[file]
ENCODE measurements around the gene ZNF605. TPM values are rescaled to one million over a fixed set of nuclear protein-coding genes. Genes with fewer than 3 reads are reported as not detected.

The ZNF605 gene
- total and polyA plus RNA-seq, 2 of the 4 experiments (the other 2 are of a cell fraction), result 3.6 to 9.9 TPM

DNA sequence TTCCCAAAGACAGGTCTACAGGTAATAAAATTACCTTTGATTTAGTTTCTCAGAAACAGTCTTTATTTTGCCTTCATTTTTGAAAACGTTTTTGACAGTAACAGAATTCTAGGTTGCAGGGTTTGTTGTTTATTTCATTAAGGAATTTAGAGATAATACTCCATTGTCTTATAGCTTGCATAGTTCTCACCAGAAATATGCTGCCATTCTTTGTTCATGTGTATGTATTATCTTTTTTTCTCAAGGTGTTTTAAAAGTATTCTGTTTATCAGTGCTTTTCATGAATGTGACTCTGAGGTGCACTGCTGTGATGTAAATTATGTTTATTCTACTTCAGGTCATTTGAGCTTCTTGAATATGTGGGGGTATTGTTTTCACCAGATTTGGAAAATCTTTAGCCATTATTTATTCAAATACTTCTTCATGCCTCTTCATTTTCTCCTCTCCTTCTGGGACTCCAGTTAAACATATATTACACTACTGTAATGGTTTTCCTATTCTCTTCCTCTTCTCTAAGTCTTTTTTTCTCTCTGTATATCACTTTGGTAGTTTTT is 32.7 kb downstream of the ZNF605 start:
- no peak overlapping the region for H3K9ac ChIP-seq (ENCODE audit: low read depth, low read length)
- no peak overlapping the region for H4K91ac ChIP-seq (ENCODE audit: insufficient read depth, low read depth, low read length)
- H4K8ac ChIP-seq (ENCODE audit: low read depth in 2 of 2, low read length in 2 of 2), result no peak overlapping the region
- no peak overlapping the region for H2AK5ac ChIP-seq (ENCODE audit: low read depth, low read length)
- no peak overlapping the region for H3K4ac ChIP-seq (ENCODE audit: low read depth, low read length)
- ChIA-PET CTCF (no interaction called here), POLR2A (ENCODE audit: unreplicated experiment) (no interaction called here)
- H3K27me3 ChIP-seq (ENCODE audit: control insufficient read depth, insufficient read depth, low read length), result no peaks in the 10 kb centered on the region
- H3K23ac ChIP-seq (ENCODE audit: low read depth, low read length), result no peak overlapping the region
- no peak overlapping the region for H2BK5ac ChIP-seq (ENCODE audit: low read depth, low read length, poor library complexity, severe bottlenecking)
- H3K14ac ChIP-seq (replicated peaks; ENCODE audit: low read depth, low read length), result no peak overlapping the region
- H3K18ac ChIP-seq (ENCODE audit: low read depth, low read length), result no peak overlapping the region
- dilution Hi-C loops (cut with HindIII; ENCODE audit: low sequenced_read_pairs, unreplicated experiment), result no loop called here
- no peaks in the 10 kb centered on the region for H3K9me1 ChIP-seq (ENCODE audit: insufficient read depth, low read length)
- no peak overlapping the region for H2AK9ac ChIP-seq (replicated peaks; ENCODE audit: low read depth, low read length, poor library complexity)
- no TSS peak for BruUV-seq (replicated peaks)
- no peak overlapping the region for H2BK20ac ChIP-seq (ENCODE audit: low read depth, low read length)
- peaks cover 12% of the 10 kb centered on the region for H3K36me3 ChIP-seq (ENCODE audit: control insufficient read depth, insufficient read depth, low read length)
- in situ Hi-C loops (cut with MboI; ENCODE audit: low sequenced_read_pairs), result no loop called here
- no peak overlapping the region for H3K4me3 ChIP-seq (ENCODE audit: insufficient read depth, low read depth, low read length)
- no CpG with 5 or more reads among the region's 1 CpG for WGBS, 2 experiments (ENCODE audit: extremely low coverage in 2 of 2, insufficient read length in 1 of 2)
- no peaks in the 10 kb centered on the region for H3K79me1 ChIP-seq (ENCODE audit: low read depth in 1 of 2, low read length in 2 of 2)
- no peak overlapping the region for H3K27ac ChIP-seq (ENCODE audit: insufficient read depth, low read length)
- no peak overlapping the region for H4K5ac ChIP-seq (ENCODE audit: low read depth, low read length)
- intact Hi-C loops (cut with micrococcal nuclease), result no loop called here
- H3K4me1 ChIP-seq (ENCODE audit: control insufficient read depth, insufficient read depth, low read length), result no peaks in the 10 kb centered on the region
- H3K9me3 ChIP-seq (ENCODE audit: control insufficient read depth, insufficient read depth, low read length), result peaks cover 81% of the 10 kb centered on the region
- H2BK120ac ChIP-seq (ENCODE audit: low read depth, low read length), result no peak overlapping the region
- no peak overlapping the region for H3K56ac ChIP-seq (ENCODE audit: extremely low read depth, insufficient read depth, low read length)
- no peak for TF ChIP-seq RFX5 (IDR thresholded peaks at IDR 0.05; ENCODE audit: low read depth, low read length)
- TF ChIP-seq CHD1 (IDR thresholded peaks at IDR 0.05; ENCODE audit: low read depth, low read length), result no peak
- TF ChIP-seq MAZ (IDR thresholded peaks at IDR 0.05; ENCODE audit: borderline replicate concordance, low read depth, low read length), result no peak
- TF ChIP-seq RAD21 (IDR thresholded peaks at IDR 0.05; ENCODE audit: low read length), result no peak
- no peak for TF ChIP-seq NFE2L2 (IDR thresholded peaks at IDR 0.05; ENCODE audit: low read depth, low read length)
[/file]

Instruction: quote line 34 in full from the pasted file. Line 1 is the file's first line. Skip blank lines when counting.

- TF ChIP-seq CHD1 (IDR thresholded peaks at IDR 0.05; ENCODE audit: low read depth, low read length), result no peak